U.S. Fulbrighters in South Africa, Featuring Mark Nehrenz

November 28, 2012
Jermaine Jones – Project Manager – Institute of International Education:
The Fulbright U.S. student program in South Africa is by far and away one of the largest and certainly one of the more dynamic and varied country programs in the Sub-Saharan African region. During the 2010-2011 academic year we had 17 U.S. Fulbright students in South Africa. One of the more interesting students that we have had in the field this year is Mark Nehrenz. He is a student who received a Fulbright award to do a film making project.
Mark Nehrenz:
My name is Mark Nehrenz and I am from Norman, Oklahoma and I am here in Pretoria, South Africa on my Fulbright. I was really interested in researching how well documentary videos could work to get South Africans involved in volunteering in organizations in their own cities. South Africa is the perfect place to do it because right now there is a lot of stuff happening in South Africa. It is rapidly progressing as a country and there is a lot of desire for people to get involved. I have a passion for telling stories with video and to be able to come
and do it here, the exact way I have always wanted to, help organizations, is a real exciting thing for me. My Fulbright project is that I am making 6-8 documentary videos, 10 minutes long each, about existing entities of change organizations in South Africa – orphanages, shelters, inner-city outreach programs – South African entities that are doing great work, but don’t have a video to show what they are doing. I go to them, and with the Fulbright backing, say here I am, I will make you a video about what you do, and then do screenings of it
at campuses, high schools, churches, just places to expose what they are doing. Then research how well the videos work to actually get volunteers or donors or any type of involvement at the organization.
Today we are at the Ikunuleku Community Center, it is in an area called Savulkotz, a community center where the tutoring program from one of the projects that I did a video on happens here. In doing the videos when you show up and interview someone and hear their whole
story, you become part of the story, and you want to get involved in it as well. I can’t just interview street kids about tutoring and then not come help tutor also. It has been really neat, you go do a video about a place and you become part of what they are doing.
Thokoza Mjo – Community Organizer – Salvokop:
My role is to organize tutors – varsity students, retired teachers – to come to Salvokop. With Mark’s videos, he was able to communicate what we do, in a way that maybe words would not be able to describe properly. What it captures is the fun aspect of what we do and the personal stories of the guys. To see volunteers coming and saying that I saw Mark’s video and I want to help.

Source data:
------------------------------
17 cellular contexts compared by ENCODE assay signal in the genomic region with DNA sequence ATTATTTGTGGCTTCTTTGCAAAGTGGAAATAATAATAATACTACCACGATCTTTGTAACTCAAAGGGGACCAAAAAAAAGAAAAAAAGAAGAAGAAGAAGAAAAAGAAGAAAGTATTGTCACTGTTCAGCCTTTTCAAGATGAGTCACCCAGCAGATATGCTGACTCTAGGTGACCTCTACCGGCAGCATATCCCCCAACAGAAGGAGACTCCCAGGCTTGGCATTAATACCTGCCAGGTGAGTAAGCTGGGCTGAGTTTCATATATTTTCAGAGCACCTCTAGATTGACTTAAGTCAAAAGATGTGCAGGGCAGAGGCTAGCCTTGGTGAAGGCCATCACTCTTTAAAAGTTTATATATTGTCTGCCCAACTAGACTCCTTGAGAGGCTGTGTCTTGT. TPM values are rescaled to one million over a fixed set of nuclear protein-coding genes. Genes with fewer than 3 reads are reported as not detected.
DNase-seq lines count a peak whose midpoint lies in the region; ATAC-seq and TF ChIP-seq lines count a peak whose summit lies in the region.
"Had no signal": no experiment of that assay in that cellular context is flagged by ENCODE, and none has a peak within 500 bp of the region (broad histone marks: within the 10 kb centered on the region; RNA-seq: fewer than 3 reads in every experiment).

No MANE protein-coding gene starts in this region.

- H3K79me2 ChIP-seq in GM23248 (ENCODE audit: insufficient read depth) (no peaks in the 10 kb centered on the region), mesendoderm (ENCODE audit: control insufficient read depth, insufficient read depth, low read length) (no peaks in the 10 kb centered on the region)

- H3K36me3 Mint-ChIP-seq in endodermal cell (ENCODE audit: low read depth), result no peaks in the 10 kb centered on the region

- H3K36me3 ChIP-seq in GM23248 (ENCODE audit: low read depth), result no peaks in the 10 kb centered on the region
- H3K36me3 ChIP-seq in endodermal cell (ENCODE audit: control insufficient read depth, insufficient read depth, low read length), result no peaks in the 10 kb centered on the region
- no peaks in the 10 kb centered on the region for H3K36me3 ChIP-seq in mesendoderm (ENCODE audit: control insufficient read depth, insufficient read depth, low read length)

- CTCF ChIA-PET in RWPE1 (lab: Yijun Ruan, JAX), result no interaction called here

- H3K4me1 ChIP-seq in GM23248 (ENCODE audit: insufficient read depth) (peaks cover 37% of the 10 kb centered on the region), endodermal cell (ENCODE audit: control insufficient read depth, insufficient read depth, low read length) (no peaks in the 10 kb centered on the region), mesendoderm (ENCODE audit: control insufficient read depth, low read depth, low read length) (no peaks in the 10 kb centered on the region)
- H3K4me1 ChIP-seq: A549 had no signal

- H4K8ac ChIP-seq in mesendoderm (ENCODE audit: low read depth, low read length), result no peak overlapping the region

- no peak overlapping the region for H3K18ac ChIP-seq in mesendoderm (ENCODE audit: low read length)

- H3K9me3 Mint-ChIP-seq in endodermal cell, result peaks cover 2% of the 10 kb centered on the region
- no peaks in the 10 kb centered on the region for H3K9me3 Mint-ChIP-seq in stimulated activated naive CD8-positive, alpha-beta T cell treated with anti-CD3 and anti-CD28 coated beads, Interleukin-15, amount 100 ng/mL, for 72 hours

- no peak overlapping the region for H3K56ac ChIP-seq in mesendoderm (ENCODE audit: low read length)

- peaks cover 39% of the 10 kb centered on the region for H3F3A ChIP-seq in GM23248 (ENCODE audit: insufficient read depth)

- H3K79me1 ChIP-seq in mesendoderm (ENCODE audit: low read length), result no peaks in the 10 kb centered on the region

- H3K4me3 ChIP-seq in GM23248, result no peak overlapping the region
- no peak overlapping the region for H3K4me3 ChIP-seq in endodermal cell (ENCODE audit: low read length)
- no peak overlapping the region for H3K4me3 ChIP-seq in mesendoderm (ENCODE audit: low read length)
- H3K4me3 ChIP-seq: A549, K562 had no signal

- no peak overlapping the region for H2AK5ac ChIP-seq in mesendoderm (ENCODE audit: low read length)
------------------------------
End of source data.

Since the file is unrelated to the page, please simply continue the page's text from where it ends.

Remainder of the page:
Louis Botha – Volunteer Tutor – Salvokop:
Mark showed various videos of shelters, which he had been involved with, and one of them was Crossroads. Along with that they have the shooting on Saturdays and the fact that they need tutors. The one boy that had been referred to had been a child soldier, that is real life you know. Seeing and hearing that, the visceral affect was very prevalent.
Joshua (from video):
We went to the police and we jumped the fence. I was born in the east of the DRC, Democratic Republic of Congo, and we were taken to the camp. I was there as a child soldier, I spent my two years training in the camp doing horrible things like going to war. Sometime you are just going to shoot, you don’t know where the bullet will go.
Mark Nehrenz:
They encourage you as Fulbrighters to get the full broad country experience not to focus so much on just doing you grant that you don’t live. I live with a community of about 30 South Africans, mainly Afrikaans, so they all speak English, but at home it is a lot of Afrikaans, so I have had to learn how to understand Afrikaans. Fulbright’s goal is to increase Americans presence and impact and involvement abroad. I have really been able to see that because in me just doing one thing it has been able to get South Africans tutoring South Africans. I think my travels in Africa have helped me just see that Americans do have a duty in the world. We have been very blessed and we have had a lot given to us. It is not our job to go save the world, but it is definitely do what we can do, give a hand-out, use our skills and not just pretend that it is not there. That is what I can say that I have kind of learned from this whole experience.